When companies find ways to get executives grappling—throughout the strategy-development process—with the choices that matter, they make better, less biased decisions. They also improve the likelihood that the relevant stakeholders will be on board when the time comes to make and act on choices.5

To exemplify our point, let’s look again at the retailer’s strategy team as it engaged with the company’s broader leadership group to share its observations. Most strategy teams interact with decision makers by presenting management with a summary report and recommendations. But this team understood that senior managers needed time to debate the issues themselves and reach their own conclusions—and that such collective discussions would improve the resulting strategy.

Because the senior managers had a very hands-on attitude, the strategy team designed a series of weekly meetings called think tanks to let them work through a profit-deconstruction exercise illuminating the company’s past. In each session, the analysis was tabled after a certain point, and the management team’s members took turns drawing out conclusions or identifying further questions that needed answering. The strategy team was prohibited from bringing any conclusions of the analysis to these meetings, much to its discomfort. This ensured that company leaders were invested in the decision-making process and could challenge the strategy team with new ideas.

Through a series of small-group meetings, the leadership team (with analytical help from the strategy team) debated the reasons for the company’s past success and how to continue it. By unpacking these complex dynamics together, the leadership team arrived at an accurate, sharp diagnosis: the company needed to restore mainstream shoppers’ trust in its prices. The result was a simple, focused strategy for delivering “value” products and reinforcing that market position with customers. Furthermore, because the management team was deeply involved in the diagnosis, its members had a strong incentive to drive implementation.

Don’t leave the strategy unfinished

In conversations with senior executives, we occasionally hear some version of this saying: “I’d rather have a good strategy and great execution than vice versa.” We believe that this attitude reflects confusion about what great strategy is. Such a strategy creates a path for action and is inherently incomplete without it. Yet many companies fail to get the conditions for successful implementation right, and fully two-thirds of the executives in our survey admit that their companies struggle with the issue.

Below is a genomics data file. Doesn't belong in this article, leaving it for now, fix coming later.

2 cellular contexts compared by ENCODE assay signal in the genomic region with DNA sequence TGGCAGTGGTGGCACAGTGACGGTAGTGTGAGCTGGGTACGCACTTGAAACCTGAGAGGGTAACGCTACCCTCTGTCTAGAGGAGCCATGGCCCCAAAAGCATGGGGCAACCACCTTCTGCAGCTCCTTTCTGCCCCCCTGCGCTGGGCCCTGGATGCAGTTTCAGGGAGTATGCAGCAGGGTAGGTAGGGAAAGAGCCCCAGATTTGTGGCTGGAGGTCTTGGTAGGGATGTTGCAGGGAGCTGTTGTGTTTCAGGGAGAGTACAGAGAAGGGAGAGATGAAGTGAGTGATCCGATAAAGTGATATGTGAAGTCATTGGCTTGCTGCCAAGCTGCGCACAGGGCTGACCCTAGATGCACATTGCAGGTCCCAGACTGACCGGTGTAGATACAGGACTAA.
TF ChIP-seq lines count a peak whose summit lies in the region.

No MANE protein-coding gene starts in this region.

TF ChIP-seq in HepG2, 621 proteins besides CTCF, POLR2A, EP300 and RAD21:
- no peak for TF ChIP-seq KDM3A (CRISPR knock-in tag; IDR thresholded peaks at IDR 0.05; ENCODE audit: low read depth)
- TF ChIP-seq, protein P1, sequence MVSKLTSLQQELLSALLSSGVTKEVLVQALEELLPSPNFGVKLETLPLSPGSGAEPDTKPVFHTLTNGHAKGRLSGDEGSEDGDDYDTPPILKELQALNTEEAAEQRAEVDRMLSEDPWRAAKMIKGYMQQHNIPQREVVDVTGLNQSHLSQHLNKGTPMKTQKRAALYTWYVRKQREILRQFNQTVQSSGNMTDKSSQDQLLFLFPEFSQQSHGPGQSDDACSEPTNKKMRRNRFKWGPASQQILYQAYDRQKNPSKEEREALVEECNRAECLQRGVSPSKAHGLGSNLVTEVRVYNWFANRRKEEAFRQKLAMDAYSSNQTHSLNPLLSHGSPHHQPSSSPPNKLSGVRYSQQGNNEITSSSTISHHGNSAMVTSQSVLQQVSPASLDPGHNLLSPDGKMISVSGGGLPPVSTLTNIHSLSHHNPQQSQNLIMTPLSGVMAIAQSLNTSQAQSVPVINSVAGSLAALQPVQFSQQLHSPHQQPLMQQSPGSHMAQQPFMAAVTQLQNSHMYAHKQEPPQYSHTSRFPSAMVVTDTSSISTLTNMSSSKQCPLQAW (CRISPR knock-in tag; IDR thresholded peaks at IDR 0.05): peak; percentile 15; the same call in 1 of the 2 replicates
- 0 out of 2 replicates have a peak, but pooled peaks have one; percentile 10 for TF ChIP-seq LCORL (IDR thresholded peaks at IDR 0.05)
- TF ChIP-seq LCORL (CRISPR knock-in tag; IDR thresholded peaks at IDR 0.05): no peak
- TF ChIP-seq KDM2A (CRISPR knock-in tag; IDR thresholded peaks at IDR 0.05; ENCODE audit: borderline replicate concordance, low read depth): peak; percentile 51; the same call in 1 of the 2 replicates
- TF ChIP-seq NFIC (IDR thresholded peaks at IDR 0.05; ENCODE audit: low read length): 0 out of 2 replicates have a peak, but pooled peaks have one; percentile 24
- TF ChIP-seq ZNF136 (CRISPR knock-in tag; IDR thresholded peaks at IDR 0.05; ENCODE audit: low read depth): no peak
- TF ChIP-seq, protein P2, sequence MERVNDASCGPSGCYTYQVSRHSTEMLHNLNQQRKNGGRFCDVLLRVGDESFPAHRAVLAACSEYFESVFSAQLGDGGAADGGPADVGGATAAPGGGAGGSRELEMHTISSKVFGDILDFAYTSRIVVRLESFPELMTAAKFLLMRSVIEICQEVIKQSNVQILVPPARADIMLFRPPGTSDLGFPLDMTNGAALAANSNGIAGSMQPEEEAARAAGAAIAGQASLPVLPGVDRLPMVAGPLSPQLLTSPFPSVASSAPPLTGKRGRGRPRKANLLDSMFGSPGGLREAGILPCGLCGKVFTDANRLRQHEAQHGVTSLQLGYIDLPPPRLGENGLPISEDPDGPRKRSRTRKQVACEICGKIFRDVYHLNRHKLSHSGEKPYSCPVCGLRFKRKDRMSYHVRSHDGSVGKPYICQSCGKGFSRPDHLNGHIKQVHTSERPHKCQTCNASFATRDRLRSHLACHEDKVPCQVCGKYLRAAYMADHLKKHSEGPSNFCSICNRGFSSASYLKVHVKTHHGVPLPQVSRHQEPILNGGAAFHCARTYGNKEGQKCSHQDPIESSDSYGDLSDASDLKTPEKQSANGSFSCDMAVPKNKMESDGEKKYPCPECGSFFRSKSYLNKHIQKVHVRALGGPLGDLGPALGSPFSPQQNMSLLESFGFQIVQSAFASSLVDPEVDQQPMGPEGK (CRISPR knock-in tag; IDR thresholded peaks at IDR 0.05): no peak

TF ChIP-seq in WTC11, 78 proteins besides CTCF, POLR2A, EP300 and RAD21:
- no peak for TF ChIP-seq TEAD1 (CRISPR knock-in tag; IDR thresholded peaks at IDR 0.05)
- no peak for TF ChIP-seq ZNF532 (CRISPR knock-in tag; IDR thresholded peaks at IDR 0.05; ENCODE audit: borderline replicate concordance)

It’s a crucial struggle. No strategy, however brilliant, can be implemented successfully unless the people who have the most important jobs know what they need to do differently, understand how and why they should do it, and have the necessary resources. An added challenge, of course, is that strategic choices often involve big changes over long, three- to five-year time frames.

Finishing a strategy, therefore, requires creating tangible, proximate goals that connect to the longer-term strategy. It’s easy to create a high-level list of next steps and things to do differently on Monday morning. It’s much harder to roll back the future and connect it to the present so that people understand what they need to do differently and actually do it.

When companies fail to set proximate goals, the results can be disappointing. An Asian telecommunications company, for example, had landed on an intriguing and counterintuitive strategy involving two big shifts: it wanted to move its target customer base from big business to the midmarket and to standardize its products rather than provide customized service to large clients. Making the changes work, however, would require salespeople to start saying no to new business from large and complex clients so that the company could redirect its efforts to midmarket customers. The short-term pain (lower revenues and higher costs) would ultimately lead the company to a market-beating position.

The management team understood and encouraged the shift and was ready to act. But the strategy team did not do enough to prepare the organization for the moves, instead spending its time on detailed initiative-planning exercises. Absent any effort to translate the company’s strategic desires into proximate goals for its employees, those employees balked at the changes.

Sales managers, for example, not only viewed saying no to larger customers as a short-term loss for the business but also were simply not as excited about pursuing midmarket customers with simpler needs. They understood the strategy intellectually and believed the analysis, but their skills, incentives, and ways of working and even thinking had not changed. Without such changes, they couldn’t connect the necessary steps to a longer-term goal and naturally reverted to their old ways, creating a backlash that inevitably undermined the strategy. Only afterward did the team recognize the kinds of activities that might have helped—for example, changing the salespeople’s goals, resetting the overall budget to acknowledge the transition from one customer segment to another, and using the reallocated funding to generate a new product-development road map.

Creating strategy in today’s environment of complexity, ever-changing priorities, and conflicting agendas is a daunting task. Yet when senior executives invest the time and effort to develop a more thorough, thoughtful approach to strategy, they not only increase the odds of building a winning business but also often enjoy a positive spin-off: the gifts of simplicity and focus, as well as the conviction to get things done.

About the authors

Chris Bradley is a principal in McKinsey’s Sydney office, where Angus Dawson is a director and Antoine Montard is a senior expert.

The authors wish to thank Matthew Chapman, Pia Mortensen, and Victoria Newman for their contributions to the development of this article.

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The material on this page draws on the research and experience of McKinsey consultants and other sources. To learn more about our expertise, please visit the Strategy Practice.